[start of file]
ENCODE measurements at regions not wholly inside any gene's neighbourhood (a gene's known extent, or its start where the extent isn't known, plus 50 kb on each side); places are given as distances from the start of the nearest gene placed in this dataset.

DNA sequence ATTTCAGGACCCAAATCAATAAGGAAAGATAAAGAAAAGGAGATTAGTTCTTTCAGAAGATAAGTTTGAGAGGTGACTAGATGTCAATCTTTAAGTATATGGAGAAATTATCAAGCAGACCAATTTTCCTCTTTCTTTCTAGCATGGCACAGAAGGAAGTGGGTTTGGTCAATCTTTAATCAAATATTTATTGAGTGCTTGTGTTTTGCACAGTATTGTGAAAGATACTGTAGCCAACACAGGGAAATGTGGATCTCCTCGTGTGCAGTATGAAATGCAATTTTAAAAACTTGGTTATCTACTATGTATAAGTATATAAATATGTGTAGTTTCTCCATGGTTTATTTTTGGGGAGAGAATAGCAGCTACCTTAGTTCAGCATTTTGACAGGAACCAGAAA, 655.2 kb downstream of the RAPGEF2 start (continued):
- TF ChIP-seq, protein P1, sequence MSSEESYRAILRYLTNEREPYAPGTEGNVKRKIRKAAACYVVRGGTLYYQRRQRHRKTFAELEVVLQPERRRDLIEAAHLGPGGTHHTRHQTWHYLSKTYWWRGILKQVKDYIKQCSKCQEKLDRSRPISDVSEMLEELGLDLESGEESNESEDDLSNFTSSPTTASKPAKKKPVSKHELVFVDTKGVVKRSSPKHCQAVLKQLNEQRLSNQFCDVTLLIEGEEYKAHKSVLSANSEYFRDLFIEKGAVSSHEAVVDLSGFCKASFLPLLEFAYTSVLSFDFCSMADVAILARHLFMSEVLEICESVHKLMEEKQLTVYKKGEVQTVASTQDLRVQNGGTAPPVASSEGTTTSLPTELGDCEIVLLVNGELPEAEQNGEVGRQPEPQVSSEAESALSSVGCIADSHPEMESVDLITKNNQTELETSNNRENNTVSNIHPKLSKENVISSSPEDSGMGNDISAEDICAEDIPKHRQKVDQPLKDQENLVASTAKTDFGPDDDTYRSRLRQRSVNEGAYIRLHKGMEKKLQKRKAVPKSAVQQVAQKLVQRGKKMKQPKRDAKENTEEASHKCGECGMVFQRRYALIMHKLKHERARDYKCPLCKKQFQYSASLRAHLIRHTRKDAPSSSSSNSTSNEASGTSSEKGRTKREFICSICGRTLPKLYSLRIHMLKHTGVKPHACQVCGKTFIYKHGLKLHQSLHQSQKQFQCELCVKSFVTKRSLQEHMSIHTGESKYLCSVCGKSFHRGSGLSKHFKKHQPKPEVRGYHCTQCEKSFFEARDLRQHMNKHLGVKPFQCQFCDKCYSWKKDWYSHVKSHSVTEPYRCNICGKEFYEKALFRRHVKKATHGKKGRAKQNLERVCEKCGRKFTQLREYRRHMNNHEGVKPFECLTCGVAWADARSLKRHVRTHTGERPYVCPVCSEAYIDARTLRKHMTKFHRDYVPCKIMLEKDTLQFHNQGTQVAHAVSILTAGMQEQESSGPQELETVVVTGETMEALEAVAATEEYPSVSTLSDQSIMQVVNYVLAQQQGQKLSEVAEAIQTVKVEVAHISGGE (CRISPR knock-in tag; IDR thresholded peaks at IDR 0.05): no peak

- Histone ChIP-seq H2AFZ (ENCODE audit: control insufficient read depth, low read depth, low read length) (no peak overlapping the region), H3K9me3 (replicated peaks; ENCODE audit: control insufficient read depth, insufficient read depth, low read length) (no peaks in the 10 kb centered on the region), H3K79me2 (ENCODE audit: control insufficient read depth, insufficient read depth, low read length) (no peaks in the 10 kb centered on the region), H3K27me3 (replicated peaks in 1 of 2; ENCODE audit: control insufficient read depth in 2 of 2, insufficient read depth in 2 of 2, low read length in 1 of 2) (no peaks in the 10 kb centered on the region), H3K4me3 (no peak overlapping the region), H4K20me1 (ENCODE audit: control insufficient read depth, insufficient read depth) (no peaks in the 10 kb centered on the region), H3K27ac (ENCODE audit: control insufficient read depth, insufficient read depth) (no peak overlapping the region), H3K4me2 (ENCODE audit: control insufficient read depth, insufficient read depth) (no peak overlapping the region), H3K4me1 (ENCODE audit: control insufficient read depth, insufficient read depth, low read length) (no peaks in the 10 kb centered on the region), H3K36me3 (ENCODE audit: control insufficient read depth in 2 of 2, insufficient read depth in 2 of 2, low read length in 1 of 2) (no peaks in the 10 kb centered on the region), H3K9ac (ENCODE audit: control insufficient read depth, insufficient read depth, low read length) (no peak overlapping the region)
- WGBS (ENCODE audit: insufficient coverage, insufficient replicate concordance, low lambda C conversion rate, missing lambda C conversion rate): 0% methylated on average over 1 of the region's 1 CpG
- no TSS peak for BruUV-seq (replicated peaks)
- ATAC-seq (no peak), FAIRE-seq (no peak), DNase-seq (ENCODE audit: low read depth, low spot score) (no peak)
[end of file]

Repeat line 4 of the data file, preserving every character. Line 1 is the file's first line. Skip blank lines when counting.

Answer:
- Histone ChIP-seq H2AFZ (ENCODE audit: control insufficient read depth, low read depth, low read length) (no peak overlapping the region), H3K9me3 (replicated peaks; ENCODE audit: control insufficient read depth, insufficient read depth, low read length) (no peaks in the 10 kb centered on the region), H3K79me2 (ENCODE audit: control insufficient read depth, insufficient read depth, low read length) (no peaks in the 10 kb centered on the region), H3K27me3 (replicated peaks in 1 of 2; ENCODE audit: control insufficient read depth in 2 of 2, insufficient read depth in 2 of 2, low read length in 1 of 2) (no peaks in the 10 kb centered on the region), H3K4me3 (no peak overlapping the region), H4K20me1 (ENCODE audit: control insufficient read depth, insufficient read depth) (no peaks in the 10 kb centered on the region), H3K27ac (ENCODE audit: control insufficient read depth, insufficient read depth) (no peak overlapping the region), H3K4me2 (ENCODE audit: control insufficient read depth, insufficient read depth) (no peak overlapping the region), H3K4me1 (ENCODE audit: control insufficient read depth, insufficient read depth, low read length) (no peaks in the 10 kb centered on the region), H3K36me3 (ENCODE audit: control insufficient read depth in 2 of 2, insufficient read depth in 2 of 2, low read length in 1 of 2) (no peaks in the 10 kb centered on the region), H3K9ac (ENCODE audit: control insufficient read depth, insufficient read depth, low read length) (no peak overlapping the region)